Moalboal is at the heart of marine biodiversity in the Philippines and its healthy reefs and steep walls support schools of snappers, jacks, barracudas, sardines, reef sharks, tuna, turtles, passing thresher sharks and even occasional whale sharks. Macro life is abundant here and highlights include pygmy seahorses, nudibranchs, electric clams, cuttlefish, ghost pipefish, frogfish and a host of crustaceans.

Pescador Island is a protected marine park, and is one of the most famous dive spots in the area. This diminutive island is a diver’s playground with tunnels, caverns and swim-throughs. Fishes are abundant here and you can also find whitetip reef sharks, schooling barracudas, sardines, jacks and occasional thresher sharks.

The sardine run can be witnessed at Panagsama Reef, down a steep slope to 40 metres, where thousands upon thousands of sardines information can be seen being hunted by tunas and jacks. Be greeted by a host of marine life such as sergeant majors, moorish idols, parrotfish, pufferfish, and the occasional turtle when you make your way back to the shallow area for your safety stop.

Continue reading your story on the app

Continue reading your story in the magazine

MORE STORIES FROM ASIAN DIVERView All

Dive the Golden Land

The Best of Diving In Southeast Asia

4 mins read
Asian Diver
Issue 04 - 2020

OFFICIAL LAUNCH OF BLUE HOPE

Top Session of the Week (14,319 (Views) / 42,831 (Reach)

1 min read
Asian Diver
Issue 04 - 2020

MEET THE (MARINE) MAMMALS

MEET THE (MARINE) MAMMALS

5 mins read
Asian Diver
Issue 04 - 2020

Below With David Doubilet & Jennifer Hayes

Best known for their work with National Geographic, David Doubilet and Jennifer Hayes came together to discuss their work with the youth, and, as Jennifer put it, “submerging with the emerging talent”.

1 min read
Asian Diver
Issue 04 - 2020

Underwater Images For The Giant Screen

Howard and Michele Hall are best known for their success in underwater IMAX filmmaking.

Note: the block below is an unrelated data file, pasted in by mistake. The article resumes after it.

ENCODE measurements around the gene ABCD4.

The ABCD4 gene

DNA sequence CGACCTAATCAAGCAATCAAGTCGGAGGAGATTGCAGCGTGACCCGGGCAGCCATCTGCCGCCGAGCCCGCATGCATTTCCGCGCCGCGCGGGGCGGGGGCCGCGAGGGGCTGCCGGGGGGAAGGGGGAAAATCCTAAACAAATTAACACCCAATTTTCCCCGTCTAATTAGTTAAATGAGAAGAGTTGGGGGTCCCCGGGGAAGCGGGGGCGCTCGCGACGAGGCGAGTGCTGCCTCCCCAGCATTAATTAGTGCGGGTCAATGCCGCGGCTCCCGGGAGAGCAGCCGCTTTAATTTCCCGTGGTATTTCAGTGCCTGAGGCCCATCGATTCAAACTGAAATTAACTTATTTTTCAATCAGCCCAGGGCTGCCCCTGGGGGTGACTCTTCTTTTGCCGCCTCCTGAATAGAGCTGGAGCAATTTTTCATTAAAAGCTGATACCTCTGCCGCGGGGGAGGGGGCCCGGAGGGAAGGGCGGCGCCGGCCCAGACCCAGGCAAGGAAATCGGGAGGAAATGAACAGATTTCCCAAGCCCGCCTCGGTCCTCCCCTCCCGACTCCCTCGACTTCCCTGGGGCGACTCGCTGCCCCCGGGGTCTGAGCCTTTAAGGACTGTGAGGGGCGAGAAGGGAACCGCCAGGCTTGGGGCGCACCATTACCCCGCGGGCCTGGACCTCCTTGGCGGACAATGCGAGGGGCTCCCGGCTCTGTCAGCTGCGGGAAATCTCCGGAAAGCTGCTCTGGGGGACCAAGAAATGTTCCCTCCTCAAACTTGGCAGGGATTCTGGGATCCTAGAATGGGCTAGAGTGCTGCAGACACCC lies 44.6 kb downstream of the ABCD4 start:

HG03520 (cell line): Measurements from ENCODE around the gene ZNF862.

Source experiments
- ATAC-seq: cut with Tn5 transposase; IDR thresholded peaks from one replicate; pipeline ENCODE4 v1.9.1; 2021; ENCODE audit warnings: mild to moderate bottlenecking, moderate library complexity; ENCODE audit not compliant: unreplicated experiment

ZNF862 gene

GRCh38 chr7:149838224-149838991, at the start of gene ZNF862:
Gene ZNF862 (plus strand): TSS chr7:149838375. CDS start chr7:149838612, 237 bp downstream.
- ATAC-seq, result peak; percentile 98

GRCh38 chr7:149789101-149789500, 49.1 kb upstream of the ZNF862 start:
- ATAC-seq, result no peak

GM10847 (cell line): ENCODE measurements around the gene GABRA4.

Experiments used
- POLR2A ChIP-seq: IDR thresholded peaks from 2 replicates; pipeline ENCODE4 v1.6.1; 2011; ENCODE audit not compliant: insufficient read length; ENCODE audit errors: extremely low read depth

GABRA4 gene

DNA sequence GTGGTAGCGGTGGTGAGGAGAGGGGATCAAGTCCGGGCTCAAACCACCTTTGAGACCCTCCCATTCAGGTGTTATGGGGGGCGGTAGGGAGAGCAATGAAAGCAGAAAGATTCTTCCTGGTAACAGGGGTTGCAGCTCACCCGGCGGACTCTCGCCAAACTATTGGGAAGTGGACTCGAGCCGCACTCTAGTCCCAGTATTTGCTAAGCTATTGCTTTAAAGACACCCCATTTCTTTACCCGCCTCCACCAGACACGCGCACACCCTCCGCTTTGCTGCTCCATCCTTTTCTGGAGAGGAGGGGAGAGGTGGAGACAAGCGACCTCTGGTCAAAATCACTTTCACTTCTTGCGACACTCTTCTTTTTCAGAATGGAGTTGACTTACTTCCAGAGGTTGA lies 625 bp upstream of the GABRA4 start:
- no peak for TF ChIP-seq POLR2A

1 min read
Asian Diver
Issue 04 - 2020

The Sea Specialist: An Interview With Bret Gilliam

Most people learn to crawl before they walk, but there is a man who learned to swim before taking his first steps. Diver, entrepreneur, writer, athlete, maritime specialist – Bret Gilliam is the complete package. Just add water.

10+ mins read
Asian Diver
Issue 04 - 2020

The Best Of Diving In Southeast Asia: Explore The Amazon Of The Seas

Southeast Asia encompasses the world’s most biodiverse reefs and some of the best diving anywhere on the planet. From the tiniest and rarest critters to huge fish schools and the biggest pelagics, the region has it all, and there’s something to suit divers of any level.

10+ mins read
Asian Diver
Issue 04 - 2020

Journey To Filming For National Geographic Wild Brazil

Cristian is an acclaimed and highly versatile Brazilian wildlife filmmaker who works both underwater and topside.

1 min read
Asian Diver
Issue 04 - 2020

Breaking The Barrier: The World's Deepest Dive

David Strike shared a brilliant presentation about the history of deep diving and how Lt. George Wookey achieved the world’s deepest dive in 1956 using a surface-supplied rebreather.

1 min read
Asian Diver
Issue 04 - 2020

Purge Of The Plastic Pandemonium

Purge Of The Plastic Pandemonium

10+ mins read
Asian Diver
Issue 02 - 2020